Monday, October 20, 2008

Say Buh-Bye to Flexibility and Hello to Longer Hours

I went on eBay the other day to try and purchase a crystal ball. Unfortunately, the ones that were available didn't come with a guarantee, so I decided to pass.

I mean, who wouldn't want a crystal ball to see into the future -- to see how we're all going to survive this mess and whether or not the Rays really can go from being the worst team in baseball to winning the World Series in a year's time?

OK, so when the crystal ball thing didn't work out, I decided to just talk to a lot of different people about the situation on the job today. I didn't talk to just experts, but also regular folks who worry about their jobs, who wonder if their bosses are telling them the truth and if they need to be looking for a second job.

While this is unscientific, this is what my gut tells me -- after decades of covering the workplace -- what you may see come to your workplace:

1. Less flexibility. Companies already are operating lean, but because of the nervousness about how deep and long the recession will last, employers will want employees to really buckle down. And that means that bosses or companies offering flexibility options such as working certain hours or working from home may start to cut back those choices because they want to stick really close to workers right now. So that means where and when the boss works -- so will you.

2. Less tolerance for whining. Bosses are tense. I mean really tense. Maybe they're not showing it to employees, but trust me, they're very stressed by what is going on. They want to be there for employees who are worried about their jobs or the economy, but they can only take so much whining. Those workers who don't recognize when to suck it up and just shut up and work are going to put themselves in jeopardy. Remember: There are lots of great, qualified people out of work right now, and the boss's pickings to replace you have never been better.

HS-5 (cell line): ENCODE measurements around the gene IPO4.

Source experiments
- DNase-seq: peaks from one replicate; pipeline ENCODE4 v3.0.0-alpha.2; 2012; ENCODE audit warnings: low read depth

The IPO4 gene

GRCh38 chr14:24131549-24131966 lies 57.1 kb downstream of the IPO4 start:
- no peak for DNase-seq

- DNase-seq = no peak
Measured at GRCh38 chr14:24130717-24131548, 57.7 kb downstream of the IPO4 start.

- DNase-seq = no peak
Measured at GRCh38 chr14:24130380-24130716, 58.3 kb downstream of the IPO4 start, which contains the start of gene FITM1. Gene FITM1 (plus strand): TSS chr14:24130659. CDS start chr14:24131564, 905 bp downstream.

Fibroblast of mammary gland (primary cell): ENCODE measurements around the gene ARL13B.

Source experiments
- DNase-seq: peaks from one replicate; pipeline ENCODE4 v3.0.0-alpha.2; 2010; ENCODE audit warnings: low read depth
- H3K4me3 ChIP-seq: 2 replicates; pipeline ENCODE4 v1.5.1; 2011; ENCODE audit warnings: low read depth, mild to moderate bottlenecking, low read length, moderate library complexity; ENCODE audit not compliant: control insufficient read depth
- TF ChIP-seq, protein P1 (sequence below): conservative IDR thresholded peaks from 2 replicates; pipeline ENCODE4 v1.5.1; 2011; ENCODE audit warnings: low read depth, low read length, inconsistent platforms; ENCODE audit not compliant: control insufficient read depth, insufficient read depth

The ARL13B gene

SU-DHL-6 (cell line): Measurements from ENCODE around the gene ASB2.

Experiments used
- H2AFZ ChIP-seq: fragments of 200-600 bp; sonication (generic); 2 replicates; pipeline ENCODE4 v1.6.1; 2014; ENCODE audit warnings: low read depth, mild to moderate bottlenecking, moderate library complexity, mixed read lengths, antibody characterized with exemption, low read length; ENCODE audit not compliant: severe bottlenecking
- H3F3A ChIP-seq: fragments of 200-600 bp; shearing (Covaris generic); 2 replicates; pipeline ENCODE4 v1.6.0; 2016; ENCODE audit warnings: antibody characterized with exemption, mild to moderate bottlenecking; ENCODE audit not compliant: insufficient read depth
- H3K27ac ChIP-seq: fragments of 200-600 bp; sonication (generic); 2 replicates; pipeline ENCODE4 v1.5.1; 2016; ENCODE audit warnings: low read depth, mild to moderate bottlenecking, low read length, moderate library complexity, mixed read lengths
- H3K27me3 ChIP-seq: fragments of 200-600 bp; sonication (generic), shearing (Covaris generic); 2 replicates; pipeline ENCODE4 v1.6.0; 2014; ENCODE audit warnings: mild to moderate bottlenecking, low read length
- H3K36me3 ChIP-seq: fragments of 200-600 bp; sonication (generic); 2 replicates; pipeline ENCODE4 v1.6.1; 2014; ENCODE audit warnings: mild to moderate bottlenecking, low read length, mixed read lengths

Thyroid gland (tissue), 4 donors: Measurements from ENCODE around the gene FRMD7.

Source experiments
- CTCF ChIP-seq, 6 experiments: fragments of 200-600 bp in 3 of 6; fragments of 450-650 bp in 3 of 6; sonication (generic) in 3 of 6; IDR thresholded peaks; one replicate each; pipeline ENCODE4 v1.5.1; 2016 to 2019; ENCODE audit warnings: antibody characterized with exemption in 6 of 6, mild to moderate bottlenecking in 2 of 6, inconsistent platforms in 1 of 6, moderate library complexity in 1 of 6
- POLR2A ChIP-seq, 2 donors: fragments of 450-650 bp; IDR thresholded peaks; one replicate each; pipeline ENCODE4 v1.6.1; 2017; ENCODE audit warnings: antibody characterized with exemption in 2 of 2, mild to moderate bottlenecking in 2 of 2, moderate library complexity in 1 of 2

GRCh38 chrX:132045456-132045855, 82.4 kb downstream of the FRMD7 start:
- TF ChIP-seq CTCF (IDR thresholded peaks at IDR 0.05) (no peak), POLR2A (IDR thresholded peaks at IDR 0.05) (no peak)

3. More generational conflict. Things between older and younger workers have sometimes been tense, but there's always been the argument that baby boomers are going to be retiring in droves soon, so employers will be forced to pay attention to what younger workers want. But with so many baby boomers seeing their portfolios and 401(k)s tank, chances are good many of them are going to stick around much longer. And that's not going to sit well with GenX and GenY, since it mucks up their plans. Employers are going to have little patience (see No.2) for workers who can't get along.

4. Longer hours. Maybe you thought your workload couldn't get any worse. Guess what? It can.